Many expats who live in Thailand and are married to a Thai national decide not to have a prenuptial agreement as the only asset they have is a house in Thailand. The rural areas of Thailand have many expats who have decided to retire in Thailand. Since you cannot own a house in Thailand in your own name they place the house in the name of their wife most times.
Before you wife can buy the house she would need to confirm as well as you that the house belongs to your Thai wife and that you have no claim to the property. Having a house where you have no rights can be a problem for many. In the event of a divorce holding onto the house would also present a problem. Most expats rent property but some do buy. What they opt for in these circumstances is a usufruct.
The usufruct in Thailand is governed by Sections 1417 to 1428 of the Commercial and Civil Code of Thailand. The usufruct is a right granted by the owner of the house (your wife) in favour of a usufructuary (you) whereby you have the right to possess, use and enjoy the benefits of an immovable property.
Usufruct in Thailand
This gets registered against the property and in the event of a divorce you still hold the usufruct over the property. The usufruct gives you the right to live in the house until the usufruct expires. Most times this is a good way to negotiate a settlement during a divorce. As an example since the house is going to be sold you can demand payment after the sale for the usufruct being removed in return for your share of the property sale. In Thailand you are not going to get the full price returned to you however you will not lose everything as the usufruct will give you bargaining power.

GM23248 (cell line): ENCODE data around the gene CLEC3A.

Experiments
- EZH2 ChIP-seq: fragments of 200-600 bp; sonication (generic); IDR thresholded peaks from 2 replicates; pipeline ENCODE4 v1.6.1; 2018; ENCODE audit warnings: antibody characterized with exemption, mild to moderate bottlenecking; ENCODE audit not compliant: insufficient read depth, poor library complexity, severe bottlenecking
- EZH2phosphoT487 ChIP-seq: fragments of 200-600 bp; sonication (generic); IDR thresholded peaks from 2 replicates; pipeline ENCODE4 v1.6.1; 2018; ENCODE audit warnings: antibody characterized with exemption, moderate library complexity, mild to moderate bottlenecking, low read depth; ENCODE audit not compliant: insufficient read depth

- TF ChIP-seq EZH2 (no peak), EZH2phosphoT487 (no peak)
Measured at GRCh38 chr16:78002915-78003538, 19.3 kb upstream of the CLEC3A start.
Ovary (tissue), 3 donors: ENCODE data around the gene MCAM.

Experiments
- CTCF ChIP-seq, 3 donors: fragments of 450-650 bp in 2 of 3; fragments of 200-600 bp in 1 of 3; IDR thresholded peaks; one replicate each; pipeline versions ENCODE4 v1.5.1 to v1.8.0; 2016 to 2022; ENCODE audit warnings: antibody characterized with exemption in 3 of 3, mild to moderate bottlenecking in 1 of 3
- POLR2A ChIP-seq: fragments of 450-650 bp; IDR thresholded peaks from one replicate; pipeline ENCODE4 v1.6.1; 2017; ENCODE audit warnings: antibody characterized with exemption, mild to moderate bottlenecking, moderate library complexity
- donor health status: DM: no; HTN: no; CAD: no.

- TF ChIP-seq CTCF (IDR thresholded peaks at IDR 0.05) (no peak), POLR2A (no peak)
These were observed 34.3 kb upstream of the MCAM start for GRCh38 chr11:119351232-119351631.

The maximum period you can have a usufruct for is 30 years in Thailand or the life time of the usufruct holder. This is more than enough time for anyone. If you decide to rent out the property the rental still becomes due to you as a usufruct holder over the property. You may poses the property but since you are not the owner you may not destroy the property or sell the property. Note that the usufruct needs to be registered against the title deed of the property and any lease you have over 3 years must also be registered at the Land Office in Thailand.
Note that if you are divorced and you have a usufruct over the house, you wife can still sell the property and you will still retain the right to live there. Nobody buys a property with a usufruct over it as the property loses its value.
If you do not want a prenuptial agreement then you might ask an attorney in Thailand about the use of a usufruct for the property you have in Thailand to protect you during a divorce.